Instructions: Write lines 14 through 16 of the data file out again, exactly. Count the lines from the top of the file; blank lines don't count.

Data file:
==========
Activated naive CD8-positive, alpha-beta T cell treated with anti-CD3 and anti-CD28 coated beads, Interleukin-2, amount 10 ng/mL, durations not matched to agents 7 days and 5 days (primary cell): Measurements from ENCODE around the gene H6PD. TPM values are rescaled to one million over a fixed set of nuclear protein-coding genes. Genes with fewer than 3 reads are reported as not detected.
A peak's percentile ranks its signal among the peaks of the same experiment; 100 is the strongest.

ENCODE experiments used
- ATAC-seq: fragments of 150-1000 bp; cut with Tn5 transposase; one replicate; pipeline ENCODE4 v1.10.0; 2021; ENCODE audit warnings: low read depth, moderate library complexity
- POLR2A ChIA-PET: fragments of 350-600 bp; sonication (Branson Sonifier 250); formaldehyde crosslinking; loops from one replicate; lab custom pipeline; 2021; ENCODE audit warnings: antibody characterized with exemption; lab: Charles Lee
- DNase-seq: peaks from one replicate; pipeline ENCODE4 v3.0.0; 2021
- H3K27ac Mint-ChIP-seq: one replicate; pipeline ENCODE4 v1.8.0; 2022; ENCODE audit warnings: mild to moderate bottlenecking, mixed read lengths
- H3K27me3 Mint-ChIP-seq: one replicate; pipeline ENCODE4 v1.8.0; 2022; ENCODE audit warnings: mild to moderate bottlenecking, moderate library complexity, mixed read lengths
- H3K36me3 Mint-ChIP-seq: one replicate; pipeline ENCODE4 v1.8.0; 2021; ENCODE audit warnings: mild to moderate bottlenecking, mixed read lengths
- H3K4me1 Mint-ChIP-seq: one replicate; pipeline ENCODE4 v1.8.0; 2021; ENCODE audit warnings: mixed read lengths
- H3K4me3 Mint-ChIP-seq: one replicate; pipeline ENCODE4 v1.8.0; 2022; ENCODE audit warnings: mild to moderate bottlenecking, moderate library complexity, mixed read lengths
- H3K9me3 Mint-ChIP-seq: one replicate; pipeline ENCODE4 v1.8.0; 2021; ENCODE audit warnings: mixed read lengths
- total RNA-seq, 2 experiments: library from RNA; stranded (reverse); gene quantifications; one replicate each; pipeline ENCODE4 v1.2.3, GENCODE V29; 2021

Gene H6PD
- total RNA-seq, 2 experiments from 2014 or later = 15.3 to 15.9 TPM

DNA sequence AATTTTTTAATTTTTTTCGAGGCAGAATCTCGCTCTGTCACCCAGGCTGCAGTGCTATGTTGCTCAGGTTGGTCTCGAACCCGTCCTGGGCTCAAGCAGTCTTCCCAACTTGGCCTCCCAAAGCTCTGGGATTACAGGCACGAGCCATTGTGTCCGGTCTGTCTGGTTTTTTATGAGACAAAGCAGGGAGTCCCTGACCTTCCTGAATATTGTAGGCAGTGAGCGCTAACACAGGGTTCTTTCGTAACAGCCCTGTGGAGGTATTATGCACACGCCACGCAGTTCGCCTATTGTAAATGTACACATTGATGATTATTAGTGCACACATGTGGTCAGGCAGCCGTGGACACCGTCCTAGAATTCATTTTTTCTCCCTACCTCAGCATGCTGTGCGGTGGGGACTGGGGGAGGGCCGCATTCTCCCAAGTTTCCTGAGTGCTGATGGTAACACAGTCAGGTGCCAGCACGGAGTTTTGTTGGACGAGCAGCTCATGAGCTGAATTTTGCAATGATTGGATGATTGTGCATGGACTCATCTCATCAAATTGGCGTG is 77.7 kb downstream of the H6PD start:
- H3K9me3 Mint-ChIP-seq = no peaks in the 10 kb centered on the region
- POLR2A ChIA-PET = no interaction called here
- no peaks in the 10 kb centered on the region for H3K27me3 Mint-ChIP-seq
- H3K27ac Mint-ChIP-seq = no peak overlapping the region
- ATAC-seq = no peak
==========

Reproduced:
Gene H6PD
- total RNA-seq, 2 experiments from 2014 or later = 15.3 to 15.9 TPM

DNA sequence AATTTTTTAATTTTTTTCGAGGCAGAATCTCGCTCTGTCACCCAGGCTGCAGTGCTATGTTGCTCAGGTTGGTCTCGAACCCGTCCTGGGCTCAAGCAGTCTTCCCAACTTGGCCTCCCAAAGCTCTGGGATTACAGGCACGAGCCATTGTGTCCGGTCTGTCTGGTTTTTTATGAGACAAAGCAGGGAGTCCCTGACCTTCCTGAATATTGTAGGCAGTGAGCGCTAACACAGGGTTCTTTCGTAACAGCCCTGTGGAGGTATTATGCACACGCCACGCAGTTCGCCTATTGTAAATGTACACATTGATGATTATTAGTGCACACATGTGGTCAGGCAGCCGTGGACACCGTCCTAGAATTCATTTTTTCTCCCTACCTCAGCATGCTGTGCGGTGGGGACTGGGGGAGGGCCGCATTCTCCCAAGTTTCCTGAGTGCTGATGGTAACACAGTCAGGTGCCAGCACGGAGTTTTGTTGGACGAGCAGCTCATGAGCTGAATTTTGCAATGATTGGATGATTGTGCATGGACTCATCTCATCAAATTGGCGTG is 77.7 kb downstream of the H6PD start: